Perhaps the best addition to the world is the varied, and often interesting, world events you can stumble across. These encounters act as mini side quests, often featuring some dialogue options and a specific task for you to do, with fully voiced characters and some decision making elements too. Where they shine is in how hilarious these encounters can be. In one instance, I happened across a seemingly peaceful monk, claiming to be euphoric in christ, asking me to burn his house and steal his belongings to test his faith, which I must say was very resilient. Even as his house burned and silver lined my pockets he merely sat in his wooden chair and spoke of how he can never lose his temper in what was the most smug and monotone voice. He does eventual lose it, but I won't spoil that here. Not far from him was a Norseman sitting by some ruins, who asked whether I could see what was up with his head. The man, aptly named Axehead, had an axe in his head, which was casually protruding from his skull. You could be honest and tell him he's got an axe lodged in his head, but where's the fun in that? These are only a couple of the numerous world encounters dotted across the map, and are by far some of the most enjoyable experiences the game has to offer.

When you reach England, you are also able to build up your new settlement, establishing new buildings and areas that unlock extra features for use, including the blacksmith to improve gear, and a tattoo artist to really personalize your Eivor. It's a nice little hands-on opportunity to make you feel like you're actually part of the world and story, helping to immerse you in the experience.

It's when you eventually need to get more materials to build up your settlement that the real Viking fun begins. True, you are simply looking to make a home for yourself in a foreign land, make new friends, and hopefully give your people a chance to live in peace. But when bald-headed monks hoard vast quantities of gold, jewels and untold riches, they're practically begging you to burn down their monasteries. Valhalla lets you live out the Viking fantasy you've always dreamed of, as with your Viking longship, you can engage in the glorious pastime of raiding, slamming into the shore of a small town or monastery and robbing it blind. There will be guards protecting your precious loot, but a good battle is always more exciting than chopping down a few monks.

Combat is far more action packed and exciting in Valhalla than Odyssey or Origins. Enemies for a start are more varied and deadly, with some being large tough brutes, and others being nimble dagger wielding ninjas, able to evade nearly every move. It adds an extra layer of challenge to combat that keeps it fresh and new, no matter the raid or battle you fight. There is the occasional instance where an enemy will not even attack you, instead engaging in a standoff with you as you both crab walk in circles, though it's a very minor bug that can be quite cinematic in one-on-one boss fights.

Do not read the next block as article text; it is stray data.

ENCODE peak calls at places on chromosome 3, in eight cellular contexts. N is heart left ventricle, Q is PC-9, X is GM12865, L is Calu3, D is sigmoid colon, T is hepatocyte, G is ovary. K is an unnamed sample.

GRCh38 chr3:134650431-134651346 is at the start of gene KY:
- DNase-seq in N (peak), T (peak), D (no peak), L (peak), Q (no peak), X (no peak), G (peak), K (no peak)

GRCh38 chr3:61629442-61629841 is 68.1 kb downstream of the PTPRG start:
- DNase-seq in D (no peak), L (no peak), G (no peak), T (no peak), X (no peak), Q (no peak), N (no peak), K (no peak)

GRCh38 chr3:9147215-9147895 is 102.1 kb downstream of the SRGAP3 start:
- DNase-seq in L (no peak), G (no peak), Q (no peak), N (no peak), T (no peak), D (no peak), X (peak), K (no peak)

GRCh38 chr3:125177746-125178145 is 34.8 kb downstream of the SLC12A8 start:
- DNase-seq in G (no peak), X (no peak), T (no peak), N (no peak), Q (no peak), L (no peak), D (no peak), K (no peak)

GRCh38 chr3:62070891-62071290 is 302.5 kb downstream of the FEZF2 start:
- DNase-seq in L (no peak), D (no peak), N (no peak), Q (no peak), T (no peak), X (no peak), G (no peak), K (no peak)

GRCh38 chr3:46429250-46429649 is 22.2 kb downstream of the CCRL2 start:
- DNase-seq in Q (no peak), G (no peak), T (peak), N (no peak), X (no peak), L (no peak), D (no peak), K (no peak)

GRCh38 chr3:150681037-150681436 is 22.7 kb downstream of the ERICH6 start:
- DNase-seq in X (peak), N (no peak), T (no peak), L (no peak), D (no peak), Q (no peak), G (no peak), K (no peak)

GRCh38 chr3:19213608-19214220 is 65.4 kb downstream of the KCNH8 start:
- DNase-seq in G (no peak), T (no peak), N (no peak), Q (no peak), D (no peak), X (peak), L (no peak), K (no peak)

Enhancing combat further is how customizable you can be with your fighting style and build. The gear system returns to Valhalla from previous titles, allowing you to earn and find new armour sets and weapons to personalise your Eivor even more. Some sets give you special perks that add a new dimension to how you fight, and you can now add runes to gear to boost your stats. Perhaps the best addition is how the game allows you to pick and choose whatever weapons you desire. You could simply go for an axe in both hands, or you could switch it up and wield a dagger and hammer, even a shield and sword. You could also be a madman and dual wield shields, going full Captain America on the English soldiery. There's even a levelling system that allows you to build your character however you want, allowing you to focus on melee damage, stealth prowess or bow skill, and the further you go down each chain, the more extra abilities you unlock, including the ability to dual wield heavy two-handed weapons. Special abilities round off the experience by giving you special moves you can use in combat for extra damage and combos, though you'll need to find these around the map first. The intricate combat system and plethora of opportunities for some high-stakes brutal action truly make you feel like a proud and might Viking, and I couldn't ask for more.

It's important to note that currently the game has some minor bugs and glitches, though nothing that I feel severely impacts the experience. The worst I've seen was when I started a raid and my longship proceeded to leap into the sky after slamming into shore. It quickly descended and landed upright in the river, twirling round as though it were a graceful figure skater. It's hardly something that should happen in real life let alone a game, but it did fix itself eventually, and credit where credits due, the landing was flawless.

Assassin's Creed: Valhalla is the premier Viking experience in the form of a technical marvel, and even with a fair few bugs, its gorgeous world, engaging characters and detailed gameplay systems make this one of the best games of the year, and one that I can't wait to play more of.